Silca Ultimate Tubeless Sealant schedule Silca Ultimate Tubeless Sealant how much to add

However, there is a way to refresh your Silca sealant through the valve thanks to their Ultimate Tubeless Sealant Replenisher. Essentially a high solvent, high glycol product, Replenisher can refresh the original sealant for a year – 18 months depending on the environment with 2-3 replenishments.

Silca ultimate tubeless sealant and replenisher

 

At this point, we have not tried the sealant so we can’t confirm any of Silca’s claims. But they were in the process of bottling the sealant at the time of the presentation and should have it available soon. Available in 8, 16, and 32oz bottles, the sealant is priced at $18, $24, and $38 respectively. The Replenisher is sold separately for $12 for a 4oz bottle.

silca.cc

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Tim
Tim
3 months ago

The replenisher is $3/oz, and the smallest sealant is $2.25/oz. Something’s wrong with that pricing. Why would the replenisher cost more than the full sealant? And why would I use it if it costs more?

JEREMY MOORE
JEREMY MOORE
3 months ago
Reply to  Tim

A lot of people won’t want to take their tires off to remove and replace sealant. This makes a lot of sense for people without air compressors, and/or people that don’t wanna waste CO2 cartridges.

TypeVertigo
3 months ago
Reply to  JEREMY MOORE

Good argument, but that pricing’s still quite strange.

Collin S
Collin S
3 months ago

Unless cafe latex updated their formula, that stuff didn’t do anything for sealing. Everyone was intrigued when it first came out and at the shop I rode for, they had a Mt Dew bottle with a small amount in it. People would shake it up and see it foam up, but once you actually tried it, it didn’t do anything for sealing any sort of holes.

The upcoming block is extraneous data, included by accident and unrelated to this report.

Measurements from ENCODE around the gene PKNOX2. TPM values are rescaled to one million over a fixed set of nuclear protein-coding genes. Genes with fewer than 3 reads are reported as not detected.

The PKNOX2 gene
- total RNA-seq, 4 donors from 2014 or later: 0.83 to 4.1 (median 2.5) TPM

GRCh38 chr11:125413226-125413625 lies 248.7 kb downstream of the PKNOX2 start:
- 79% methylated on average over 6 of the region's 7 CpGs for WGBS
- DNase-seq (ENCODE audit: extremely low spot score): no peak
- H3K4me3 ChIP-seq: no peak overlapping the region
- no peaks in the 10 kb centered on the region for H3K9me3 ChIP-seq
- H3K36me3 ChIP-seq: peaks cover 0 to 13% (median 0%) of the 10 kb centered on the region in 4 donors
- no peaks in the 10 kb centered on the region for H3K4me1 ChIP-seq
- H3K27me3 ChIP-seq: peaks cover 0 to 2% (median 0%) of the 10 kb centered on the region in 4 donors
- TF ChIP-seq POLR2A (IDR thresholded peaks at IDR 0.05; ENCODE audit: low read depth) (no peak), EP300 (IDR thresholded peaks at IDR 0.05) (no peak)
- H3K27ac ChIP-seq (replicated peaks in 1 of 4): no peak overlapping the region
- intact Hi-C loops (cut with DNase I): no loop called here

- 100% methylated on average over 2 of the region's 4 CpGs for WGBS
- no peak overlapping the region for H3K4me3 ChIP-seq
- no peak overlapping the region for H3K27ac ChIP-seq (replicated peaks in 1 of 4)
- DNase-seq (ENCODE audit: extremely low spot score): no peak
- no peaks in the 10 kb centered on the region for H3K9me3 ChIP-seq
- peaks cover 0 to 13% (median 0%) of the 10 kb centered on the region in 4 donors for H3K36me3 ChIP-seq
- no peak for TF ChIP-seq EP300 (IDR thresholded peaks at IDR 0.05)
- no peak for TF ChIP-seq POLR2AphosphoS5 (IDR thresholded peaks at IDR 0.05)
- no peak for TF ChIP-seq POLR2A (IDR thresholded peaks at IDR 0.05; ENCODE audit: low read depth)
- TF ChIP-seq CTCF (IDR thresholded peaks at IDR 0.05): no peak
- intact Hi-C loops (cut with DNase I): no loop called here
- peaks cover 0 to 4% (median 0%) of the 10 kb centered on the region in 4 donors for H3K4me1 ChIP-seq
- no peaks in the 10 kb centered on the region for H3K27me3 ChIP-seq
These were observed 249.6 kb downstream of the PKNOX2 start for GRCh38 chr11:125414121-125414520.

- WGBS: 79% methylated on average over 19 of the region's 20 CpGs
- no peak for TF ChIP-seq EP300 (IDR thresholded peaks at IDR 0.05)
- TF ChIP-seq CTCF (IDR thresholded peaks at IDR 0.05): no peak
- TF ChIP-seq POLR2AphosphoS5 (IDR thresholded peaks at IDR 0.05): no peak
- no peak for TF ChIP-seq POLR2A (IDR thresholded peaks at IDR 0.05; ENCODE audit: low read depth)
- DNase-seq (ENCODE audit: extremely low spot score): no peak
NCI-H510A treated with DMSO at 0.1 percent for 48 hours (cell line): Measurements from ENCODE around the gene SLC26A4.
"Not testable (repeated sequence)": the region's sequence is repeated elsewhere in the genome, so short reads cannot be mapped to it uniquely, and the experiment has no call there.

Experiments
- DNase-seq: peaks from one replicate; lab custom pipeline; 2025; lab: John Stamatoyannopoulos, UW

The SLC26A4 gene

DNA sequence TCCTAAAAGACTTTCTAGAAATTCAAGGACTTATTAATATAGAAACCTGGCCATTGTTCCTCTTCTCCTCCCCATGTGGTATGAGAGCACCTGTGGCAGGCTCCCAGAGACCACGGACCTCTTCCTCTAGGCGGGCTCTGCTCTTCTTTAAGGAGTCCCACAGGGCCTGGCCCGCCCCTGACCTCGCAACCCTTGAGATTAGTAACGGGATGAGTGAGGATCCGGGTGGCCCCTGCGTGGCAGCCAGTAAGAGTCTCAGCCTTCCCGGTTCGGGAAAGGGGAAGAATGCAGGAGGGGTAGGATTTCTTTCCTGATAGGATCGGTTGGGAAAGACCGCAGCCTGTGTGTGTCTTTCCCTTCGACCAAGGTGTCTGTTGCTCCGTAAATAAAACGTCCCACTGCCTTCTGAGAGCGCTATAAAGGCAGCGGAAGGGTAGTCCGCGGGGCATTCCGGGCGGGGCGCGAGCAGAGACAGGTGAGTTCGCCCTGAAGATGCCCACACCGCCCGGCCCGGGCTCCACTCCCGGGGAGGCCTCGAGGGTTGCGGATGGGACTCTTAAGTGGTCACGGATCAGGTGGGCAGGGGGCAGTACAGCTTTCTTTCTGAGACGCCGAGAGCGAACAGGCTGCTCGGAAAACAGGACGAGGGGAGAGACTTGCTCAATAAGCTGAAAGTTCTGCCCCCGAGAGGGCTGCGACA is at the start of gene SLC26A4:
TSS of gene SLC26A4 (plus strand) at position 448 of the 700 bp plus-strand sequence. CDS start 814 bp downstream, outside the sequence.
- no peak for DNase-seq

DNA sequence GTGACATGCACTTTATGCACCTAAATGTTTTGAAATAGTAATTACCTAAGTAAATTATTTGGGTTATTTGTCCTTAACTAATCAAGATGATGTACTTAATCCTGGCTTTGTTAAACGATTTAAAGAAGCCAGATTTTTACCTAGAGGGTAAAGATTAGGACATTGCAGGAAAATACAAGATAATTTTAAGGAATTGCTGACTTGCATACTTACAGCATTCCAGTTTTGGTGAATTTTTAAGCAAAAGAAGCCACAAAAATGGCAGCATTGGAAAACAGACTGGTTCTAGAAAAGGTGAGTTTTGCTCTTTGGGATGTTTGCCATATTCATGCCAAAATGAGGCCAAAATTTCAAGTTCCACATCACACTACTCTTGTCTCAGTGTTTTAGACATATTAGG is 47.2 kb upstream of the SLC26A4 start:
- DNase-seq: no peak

Josh Poertner
Josh Poertner
3 months ago
Reply to  Collin S

Modern CafeLatex is far better than the original stuff.. the newer version (made in the last 2 years or so) actually seals on par with or better than original Stan’s or Orange Seal endurance.. it also doesn’t foam quite as much as the early version and ours foams even less.. the key to the foam is to have just enough that the carbon fibers are dispersed and mobile inside of the spinning wheel.

Patrick
Patrick
3 months ago

I’m impressed with the idea of a replenisher being a different formula than the initial mix. Not sure that I want to pay that much to try though.

Woody
Woody
3 months ago

Carbon Fiber and foam solution sounds great for the environment!

Tom
Tom
3 months ago
Reply to  Woody

You do realize that if the carbon wasn’t used in this sealant then it would have already been in a landfill, right?
This sealant is giving a second life to something that is otherwise useless.

Jason
3 months ago

Love the concept and will give it a try. I am curious if the sealant has been tested with tire inserts such as Vittoria or CushCore. Specifically, if the fibers are still free to migrate or if the foaming action and migration is reduced by the insert. 

Patrick Robinson
Patrick Robinson
3 months ago
Reply to  Jason

Good point. I run the nukeproof ARD inserts and they’re already known to drink more sealant than other brands.